The present invention additionally encompasses a method comprising the steps of weighting a data stream with a stream weight and performing an IFFT on the weighted data stream to produce a time-domain data stream. The time-domain data stream is circularly shifted by a first circular-shift amount, and the circular-shifted, time-domain data stream is then transmitted.
The present invention additionally encompasses a method comprising the steps of performing a plurality of IFFT operations on data streams to produce a plurality of time-domain antenna streams, circularly shifting at least one time-domain antenna stream by a circular shift amount, and transmitting the time-domain antenna streams via a plurality of antennas.
Turning now to the drawings, wherein like numerals designate like components, FIG. 1 is a block diagram of transmitter 100 for performing cyclic-shift diversity with beamforming within a same time interval. In the preferred embodiment of the present invention, communication system 100 utilizes an Orthogonal. Frequency Division Multiplexed (OFDM) or multicarrier based architecture. The architecture may also include the use of spreading techniques such as multi-carrier CDMA (MC-CDMA), multi-carrier direct sequence CDMA (MC-DS-CDMA), Orthogonal Frequency and Code Division Multiplexing (OFCDM) with one or two dimensional spreading, or may be based on simpler time and/or frequency division multiplexing/multiple access techniques, or a combination of these various techniques. However, in alternate embodiment's communication system 100 may utilize other wideband communication system protocols.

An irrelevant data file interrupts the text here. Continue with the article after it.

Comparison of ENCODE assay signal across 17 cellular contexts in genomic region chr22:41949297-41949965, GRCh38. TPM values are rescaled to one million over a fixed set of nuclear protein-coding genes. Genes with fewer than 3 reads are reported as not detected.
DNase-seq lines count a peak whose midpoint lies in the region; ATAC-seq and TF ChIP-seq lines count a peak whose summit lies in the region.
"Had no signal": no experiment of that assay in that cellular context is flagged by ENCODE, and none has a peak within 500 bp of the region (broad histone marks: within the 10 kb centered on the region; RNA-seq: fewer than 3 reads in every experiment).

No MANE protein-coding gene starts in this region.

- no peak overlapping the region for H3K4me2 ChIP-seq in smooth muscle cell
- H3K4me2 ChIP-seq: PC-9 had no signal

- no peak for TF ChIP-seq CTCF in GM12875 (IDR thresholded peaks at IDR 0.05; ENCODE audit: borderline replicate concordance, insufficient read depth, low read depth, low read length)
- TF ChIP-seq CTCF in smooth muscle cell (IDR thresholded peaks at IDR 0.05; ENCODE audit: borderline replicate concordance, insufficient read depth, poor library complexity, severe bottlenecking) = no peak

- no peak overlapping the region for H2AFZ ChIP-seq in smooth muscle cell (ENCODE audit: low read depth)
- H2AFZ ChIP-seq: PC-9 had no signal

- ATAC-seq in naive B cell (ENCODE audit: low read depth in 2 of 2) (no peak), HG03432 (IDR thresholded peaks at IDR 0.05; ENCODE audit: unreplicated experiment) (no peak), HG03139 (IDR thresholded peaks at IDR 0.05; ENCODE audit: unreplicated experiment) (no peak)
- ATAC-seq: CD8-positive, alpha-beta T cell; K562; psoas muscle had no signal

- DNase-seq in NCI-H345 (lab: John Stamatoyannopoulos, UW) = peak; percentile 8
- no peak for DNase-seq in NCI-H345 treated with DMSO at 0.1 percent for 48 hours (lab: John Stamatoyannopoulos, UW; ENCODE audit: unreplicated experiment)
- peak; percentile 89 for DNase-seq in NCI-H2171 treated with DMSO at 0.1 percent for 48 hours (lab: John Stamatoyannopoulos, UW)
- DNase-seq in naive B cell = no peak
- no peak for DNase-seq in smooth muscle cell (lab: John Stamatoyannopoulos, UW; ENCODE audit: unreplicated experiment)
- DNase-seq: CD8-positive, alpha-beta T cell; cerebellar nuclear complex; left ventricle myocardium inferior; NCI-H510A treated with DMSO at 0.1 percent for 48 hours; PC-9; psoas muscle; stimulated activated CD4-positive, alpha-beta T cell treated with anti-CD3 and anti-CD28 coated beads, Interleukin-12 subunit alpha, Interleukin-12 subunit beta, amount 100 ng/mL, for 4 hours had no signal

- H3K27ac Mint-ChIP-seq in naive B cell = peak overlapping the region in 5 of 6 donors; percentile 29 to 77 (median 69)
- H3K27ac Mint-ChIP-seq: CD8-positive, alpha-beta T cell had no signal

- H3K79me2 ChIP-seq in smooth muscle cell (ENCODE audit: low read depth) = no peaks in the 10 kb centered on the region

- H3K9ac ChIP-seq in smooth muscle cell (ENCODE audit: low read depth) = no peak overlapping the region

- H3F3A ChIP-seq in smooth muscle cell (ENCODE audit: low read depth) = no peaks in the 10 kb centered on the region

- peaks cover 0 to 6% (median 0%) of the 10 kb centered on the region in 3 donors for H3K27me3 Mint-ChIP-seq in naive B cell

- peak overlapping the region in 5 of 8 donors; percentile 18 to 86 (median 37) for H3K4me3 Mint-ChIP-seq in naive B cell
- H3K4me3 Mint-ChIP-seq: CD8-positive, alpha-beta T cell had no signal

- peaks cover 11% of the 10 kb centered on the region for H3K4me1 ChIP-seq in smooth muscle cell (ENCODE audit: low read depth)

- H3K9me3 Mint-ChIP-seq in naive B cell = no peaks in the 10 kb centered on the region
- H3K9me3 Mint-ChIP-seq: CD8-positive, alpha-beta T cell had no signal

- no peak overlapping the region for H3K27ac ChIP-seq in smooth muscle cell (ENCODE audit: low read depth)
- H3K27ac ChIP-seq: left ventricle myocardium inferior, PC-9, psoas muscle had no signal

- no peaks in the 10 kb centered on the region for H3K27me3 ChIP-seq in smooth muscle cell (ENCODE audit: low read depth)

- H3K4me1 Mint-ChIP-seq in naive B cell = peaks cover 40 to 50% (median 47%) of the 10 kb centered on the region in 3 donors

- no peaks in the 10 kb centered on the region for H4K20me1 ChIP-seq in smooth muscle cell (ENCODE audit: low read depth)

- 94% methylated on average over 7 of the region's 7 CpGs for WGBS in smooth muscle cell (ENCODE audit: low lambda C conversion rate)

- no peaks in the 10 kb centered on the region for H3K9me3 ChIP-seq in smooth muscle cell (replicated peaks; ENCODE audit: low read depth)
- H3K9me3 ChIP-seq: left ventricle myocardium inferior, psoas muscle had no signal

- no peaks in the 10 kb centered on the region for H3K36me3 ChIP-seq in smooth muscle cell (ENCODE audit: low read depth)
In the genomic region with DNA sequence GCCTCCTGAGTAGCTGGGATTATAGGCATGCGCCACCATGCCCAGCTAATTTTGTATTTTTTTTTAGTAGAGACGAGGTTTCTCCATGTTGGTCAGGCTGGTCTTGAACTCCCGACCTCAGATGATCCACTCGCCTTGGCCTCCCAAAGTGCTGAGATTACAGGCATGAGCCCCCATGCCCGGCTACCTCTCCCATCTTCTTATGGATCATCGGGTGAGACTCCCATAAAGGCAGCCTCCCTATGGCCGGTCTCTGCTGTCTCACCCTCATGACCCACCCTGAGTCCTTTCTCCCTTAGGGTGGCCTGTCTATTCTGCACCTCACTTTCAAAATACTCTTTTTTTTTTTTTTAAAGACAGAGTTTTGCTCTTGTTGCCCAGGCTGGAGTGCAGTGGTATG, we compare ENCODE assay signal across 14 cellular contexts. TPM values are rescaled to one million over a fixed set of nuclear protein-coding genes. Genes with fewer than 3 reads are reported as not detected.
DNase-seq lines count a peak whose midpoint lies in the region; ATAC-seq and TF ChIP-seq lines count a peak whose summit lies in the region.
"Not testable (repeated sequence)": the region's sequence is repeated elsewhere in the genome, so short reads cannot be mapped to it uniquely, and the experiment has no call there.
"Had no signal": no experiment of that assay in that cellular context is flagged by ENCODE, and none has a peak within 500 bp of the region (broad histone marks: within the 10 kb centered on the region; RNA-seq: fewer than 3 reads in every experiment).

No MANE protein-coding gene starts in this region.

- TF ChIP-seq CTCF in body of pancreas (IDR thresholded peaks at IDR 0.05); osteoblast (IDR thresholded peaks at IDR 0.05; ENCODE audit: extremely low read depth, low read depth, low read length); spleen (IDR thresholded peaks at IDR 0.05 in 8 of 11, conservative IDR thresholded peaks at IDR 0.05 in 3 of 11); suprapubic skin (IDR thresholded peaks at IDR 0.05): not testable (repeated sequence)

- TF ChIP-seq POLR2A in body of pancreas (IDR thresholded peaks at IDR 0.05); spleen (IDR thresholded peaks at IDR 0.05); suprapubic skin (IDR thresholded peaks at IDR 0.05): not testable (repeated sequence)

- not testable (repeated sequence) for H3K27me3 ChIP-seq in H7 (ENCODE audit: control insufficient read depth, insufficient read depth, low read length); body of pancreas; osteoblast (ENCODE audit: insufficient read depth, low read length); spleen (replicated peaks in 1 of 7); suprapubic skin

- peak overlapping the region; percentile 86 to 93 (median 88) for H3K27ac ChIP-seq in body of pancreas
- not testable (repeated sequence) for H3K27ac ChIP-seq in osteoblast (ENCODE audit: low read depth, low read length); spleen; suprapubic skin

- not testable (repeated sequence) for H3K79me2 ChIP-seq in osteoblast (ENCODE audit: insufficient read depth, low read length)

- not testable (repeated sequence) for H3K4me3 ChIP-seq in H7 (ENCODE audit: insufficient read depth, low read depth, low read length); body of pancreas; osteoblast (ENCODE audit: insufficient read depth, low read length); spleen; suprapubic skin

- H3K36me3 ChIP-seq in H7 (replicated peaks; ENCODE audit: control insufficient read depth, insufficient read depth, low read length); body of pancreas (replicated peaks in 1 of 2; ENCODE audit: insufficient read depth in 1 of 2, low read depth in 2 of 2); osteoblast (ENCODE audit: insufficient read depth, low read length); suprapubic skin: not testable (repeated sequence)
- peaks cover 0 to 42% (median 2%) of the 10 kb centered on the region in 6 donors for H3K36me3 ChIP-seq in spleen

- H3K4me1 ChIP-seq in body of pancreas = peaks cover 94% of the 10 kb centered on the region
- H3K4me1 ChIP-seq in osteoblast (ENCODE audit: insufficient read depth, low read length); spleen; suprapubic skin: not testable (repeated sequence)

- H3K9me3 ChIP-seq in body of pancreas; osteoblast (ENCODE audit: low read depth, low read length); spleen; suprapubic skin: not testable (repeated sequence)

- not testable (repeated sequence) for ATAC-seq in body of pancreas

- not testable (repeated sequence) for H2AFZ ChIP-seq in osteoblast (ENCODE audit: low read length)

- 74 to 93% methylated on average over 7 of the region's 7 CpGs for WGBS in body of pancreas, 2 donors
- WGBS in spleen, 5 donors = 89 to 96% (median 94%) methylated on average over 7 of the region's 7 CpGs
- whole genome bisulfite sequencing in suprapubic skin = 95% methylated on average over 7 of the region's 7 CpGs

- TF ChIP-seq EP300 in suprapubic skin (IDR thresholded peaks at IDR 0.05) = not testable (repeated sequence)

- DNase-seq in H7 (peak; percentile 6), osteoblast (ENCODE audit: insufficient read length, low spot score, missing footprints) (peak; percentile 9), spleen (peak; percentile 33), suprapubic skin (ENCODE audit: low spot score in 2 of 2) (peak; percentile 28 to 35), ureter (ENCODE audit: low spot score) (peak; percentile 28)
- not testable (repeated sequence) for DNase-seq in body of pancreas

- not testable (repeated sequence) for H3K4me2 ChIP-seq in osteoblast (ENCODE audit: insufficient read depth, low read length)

As one of ordinary skill in the art will recognize, during operation of an OFDM system, multiple subcarriers (e.g., 768 subcarriers) are utilized to transmit wideband data. This is illustrated in FIG. 2. As shown in FIG. 2 the wideband channel is divided into many narrow frequency bands (subcarriers) 201, with data being transmitted in parallel on subcarriers 201. As is customary in OFDM, each input to an IFFT corresponds to a subcarrier in the frequency domain. Therefore, a signal that is intended to be transmitted on a given subcarrier is fed to an IFFT input that corresponds to that subcarrier. In the IEEE 802.16 standard on wireless broadband communications, there exist several methods of mapping data to be transmitted to subcarriers or IFFT inputs. The Partial Usage of Subchannels (PUSC) permutation described in the IEEE 802.16 is the subcarrier mapping methodology used on the downlink and uplink MAPs, both of which are sent from the broadcast control channels.